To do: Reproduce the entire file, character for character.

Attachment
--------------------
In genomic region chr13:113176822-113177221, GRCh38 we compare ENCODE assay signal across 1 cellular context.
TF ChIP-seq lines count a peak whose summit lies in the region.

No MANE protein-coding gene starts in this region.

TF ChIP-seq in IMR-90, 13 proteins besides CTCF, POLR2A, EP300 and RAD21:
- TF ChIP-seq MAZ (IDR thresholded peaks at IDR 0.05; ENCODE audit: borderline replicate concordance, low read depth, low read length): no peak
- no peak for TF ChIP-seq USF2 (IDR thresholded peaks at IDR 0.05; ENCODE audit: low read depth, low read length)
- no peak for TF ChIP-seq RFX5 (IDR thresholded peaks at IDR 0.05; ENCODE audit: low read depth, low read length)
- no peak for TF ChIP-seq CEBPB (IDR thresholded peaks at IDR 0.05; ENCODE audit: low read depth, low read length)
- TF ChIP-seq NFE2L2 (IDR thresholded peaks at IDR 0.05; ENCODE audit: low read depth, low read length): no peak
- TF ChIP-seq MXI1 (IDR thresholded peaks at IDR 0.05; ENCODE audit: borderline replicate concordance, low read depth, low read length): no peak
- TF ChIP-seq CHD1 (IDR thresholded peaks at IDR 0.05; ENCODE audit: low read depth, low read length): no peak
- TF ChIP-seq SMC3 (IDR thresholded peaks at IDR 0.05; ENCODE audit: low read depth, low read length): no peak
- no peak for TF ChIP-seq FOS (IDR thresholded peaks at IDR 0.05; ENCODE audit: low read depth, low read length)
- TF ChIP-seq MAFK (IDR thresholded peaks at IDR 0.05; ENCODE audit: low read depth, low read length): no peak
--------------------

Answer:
In genomic region chr13:113176822-113177221, GRCh38 we compare ENCODE assay signal across 1 cellular context.
TF ChIP-seq lines count a peak whose summit lies in the region.

No MANE protein-coding gene starts in this region.

TF ChIP-seq in IMR-90, 13 proteins besides CTCF, POLR2A, EP300 and RAD21:
- TF ChIP-seq MAZ (IDR thresholded peaks at IDR 0.05; ENCODE audit: borderline replicate concordance, low read depth, low read length): no peak
- no peak for TF ChIP-seq USF2 (IDR thresholded peaks at IDR 0.05; ENCODE audit: low read depth, low read length)
- no peak for TF ChIP-seq RFX5 (IDR thresholded peaks at IDR 0.05; ENCODE audit: low read depth, low read length)
- no peak for TF ChIP-seq CEBPB (IDR thresholded peaks at IDR 0.05; ENCODE audit: low read depth, low read length)
- TF ChIP-seq NFE2L2 (IDR thresholded peaks at IDR 0.05; ENCODE audit: low read depth, low read length): no peak
- TF ChIP-seq MXI1 (IDR thresholded peaks at IDR 0.05; ENCODE audit: borderline replicate concordance, low read depth, low read length): no peak
- TF ChIP-seq CHD1 (IDR thresholded peaks at IDR 0.05; ENCODE audit: low read depth, low read length): no peak
- TF ChIP-seq SMC3 (IDR thresholded peaks at IDR 0.05; ENCODE audit: low read depth, low read length): no peak
- no peak for TF ChIP-seq FOS (IDR thresholded peaks at IDR 0.05; ENCODE audit: low read depth, low read length)
- TF ChIP-seq MAFK (IDR thresholded peaks at IDR 0.05; ENCODE audit: low read depth, low read length): no peak